Social mediums always carry a message; and Facebook especially does.
This has been a decision I’ve thought over for years. And now, it’s being realized. I’ll be shutting down my Facebook page for good. There are many reasons I wish to depart from this platform. But my biggest wish is that I could’ve seen the detrimental effects of this medium sooner…
Let me start by putting into perspective a popular phrase you’ve probably heard: the medium is the message. This is a quote from author Marshall McLuhan in his book “Understanding Media; the Extensions of Man.” The original text goes as follows:
In a culture like ours, long accustomed to splitting and dividing all things as a means of control, it is sometimes a bit of a shock to be reminded that, in operational and practical fact, the medium is the message. This is merely to say that the personal and social consequences of any medium – that is, of any extension of ourselves – result from the new scale that is introduced into our affairs by each extension of ourselves, or by any new technology.
In an article by Mark Federman, called “What is the Meaning of The Medium is the Message?” he breaks down what McLuhan meant by medium and by message. The medium is any extension of ourselves. A simple example would be holding a hammer in your hand. The hammer is the new medium we use to make our work less difficult and more thorough. Car wheels would be the extension of our feet, a faster means to get to each destination. None of these extensions are necessarily bad. But McLuhan was not concerned with what was obvious in the mediums, but what was underneath: the message. And the message, we will find, is not as perceivable. Federman explains it thus:
Note that it is not the content or use of the innovation, but the change in inter-personal dynamics that the innovation brings with it. Thus, the message of theatrical production is not the musical or the play being produced, but perhaps the change in tourism that the production may encourage. In the case of a specific theatrical production, its message may be a change in attitude or action on the part of the audience that results from the medium of the play itself, which is quite distinct from the medium of theatrical production in general. Similarly, the message of a newscast are not the news stories themselves, but a change in the public attitude towards crime, or the creation of a climate of fear. A McLuhan message always tells us to look beyond the obvious and seek the non-obvious changes or effects that are enabled, enhanced, accelerated or extended by the new thing.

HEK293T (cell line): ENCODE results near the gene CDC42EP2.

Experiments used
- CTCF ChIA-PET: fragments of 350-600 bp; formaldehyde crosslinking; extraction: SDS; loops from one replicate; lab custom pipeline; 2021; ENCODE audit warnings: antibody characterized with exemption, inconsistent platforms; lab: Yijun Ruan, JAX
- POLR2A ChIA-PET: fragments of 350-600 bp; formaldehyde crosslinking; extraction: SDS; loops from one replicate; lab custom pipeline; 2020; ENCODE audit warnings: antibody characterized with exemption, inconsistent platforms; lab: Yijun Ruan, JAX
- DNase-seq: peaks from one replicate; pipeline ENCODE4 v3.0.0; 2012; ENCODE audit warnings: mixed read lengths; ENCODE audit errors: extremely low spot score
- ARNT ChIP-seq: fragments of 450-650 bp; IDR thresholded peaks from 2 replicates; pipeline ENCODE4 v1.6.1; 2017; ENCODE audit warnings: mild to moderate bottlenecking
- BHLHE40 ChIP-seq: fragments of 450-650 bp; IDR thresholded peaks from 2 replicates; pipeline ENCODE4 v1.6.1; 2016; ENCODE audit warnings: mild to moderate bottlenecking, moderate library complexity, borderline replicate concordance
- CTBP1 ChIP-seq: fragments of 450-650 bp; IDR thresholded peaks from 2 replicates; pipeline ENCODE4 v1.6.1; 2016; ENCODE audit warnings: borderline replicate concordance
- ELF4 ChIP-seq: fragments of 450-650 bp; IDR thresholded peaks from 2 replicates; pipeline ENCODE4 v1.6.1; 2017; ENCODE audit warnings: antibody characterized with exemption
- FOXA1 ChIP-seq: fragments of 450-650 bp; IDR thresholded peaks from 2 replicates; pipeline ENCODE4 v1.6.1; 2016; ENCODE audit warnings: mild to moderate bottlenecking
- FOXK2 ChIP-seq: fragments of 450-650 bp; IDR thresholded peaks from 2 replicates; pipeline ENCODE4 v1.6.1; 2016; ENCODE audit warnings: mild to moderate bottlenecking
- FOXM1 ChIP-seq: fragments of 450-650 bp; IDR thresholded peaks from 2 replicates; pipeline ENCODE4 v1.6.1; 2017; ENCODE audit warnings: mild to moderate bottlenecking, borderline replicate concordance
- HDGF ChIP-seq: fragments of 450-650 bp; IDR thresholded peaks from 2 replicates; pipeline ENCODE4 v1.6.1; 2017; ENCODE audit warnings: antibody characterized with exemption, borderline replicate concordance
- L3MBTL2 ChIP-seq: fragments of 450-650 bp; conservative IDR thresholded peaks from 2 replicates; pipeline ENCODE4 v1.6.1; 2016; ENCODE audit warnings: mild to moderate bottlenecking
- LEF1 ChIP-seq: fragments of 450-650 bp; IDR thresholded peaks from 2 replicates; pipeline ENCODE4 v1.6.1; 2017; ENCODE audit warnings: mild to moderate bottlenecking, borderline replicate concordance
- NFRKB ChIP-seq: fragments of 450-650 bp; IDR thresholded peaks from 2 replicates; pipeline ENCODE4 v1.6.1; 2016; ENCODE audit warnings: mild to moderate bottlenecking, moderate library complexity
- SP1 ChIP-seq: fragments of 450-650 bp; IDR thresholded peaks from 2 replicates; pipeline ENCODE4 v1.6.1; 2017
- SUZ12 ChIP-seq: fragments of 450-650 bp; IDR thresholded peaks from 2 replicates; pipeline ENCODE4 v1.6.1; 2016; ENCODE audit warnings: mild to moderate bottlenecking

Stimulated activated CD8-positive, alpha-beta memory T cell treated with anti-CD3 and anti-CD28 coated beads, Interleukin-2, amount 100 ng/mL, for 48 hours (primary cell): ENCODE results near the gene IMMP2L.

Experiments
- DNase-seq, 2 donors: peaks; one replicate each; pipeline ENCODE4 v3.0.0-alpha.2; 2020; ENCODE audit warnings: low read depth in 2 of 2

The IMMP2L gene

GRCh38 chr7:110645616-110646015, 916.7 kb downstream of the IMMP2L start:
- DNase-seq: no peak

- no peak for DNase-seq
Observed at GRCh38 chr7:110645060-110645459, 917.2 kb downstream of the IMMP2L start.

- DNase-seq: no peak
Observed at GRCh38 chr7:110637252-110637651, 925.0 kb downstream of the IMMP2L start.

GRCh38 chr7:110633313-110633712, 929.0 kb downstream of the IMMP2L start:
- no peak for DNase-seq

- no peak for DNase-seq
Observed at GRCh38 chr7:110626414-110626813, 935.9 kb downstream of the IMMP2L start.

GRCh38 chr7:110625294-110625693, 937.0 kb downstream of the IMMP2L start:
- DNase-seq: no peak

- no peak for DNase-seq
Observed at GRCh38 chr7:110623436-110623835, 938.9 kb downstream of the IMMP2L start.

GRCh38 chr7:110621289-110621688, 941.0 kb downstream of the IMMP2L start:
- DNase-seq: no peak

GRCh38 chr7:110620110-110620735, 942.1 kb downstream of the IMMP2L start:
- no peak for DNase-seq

So, how does this relate to social mediums? Though we can’t necessarily ‘hold’ an internet medium, its effects can still be felt. It’s still an extension from prior ones, like letters, emails, messengers, and etcetera. Facebook is a further one; but it’s not just a medium where we can keep in touch with friends and share our life and likes. That’s the obvious intent; but the groundwork of Facebook is far more controlling. It has its own agenda; and we’ve never seen it more clearly than when COVID-19 began.
On April 16th, an interesting article written by Jessica Bursztynsky came out on the CNBC website. The title was called, “Facebook will start warning people who ‘like’ or react to fake coronavirus news.” In this piece, we learn that Facebook will start rolling out warnings to Facebook users if they commented on ‘harmful’ COVID-19 posts that Facebook deemed to be ‘misinformation.’ Surprisingly, it was not this part of the article that stunned me. It was this:
After the WHO declared Covid-19 a global health emergency in January, Facebook started removing misinformation about the outbreak from its platforms. The company said Thursday that it’s removed hundreds of thousands of pieces of misinformation that could lead to physical harm, such as inaccurate content that says physical distancing is ineffective or drinking bleach cures the virus.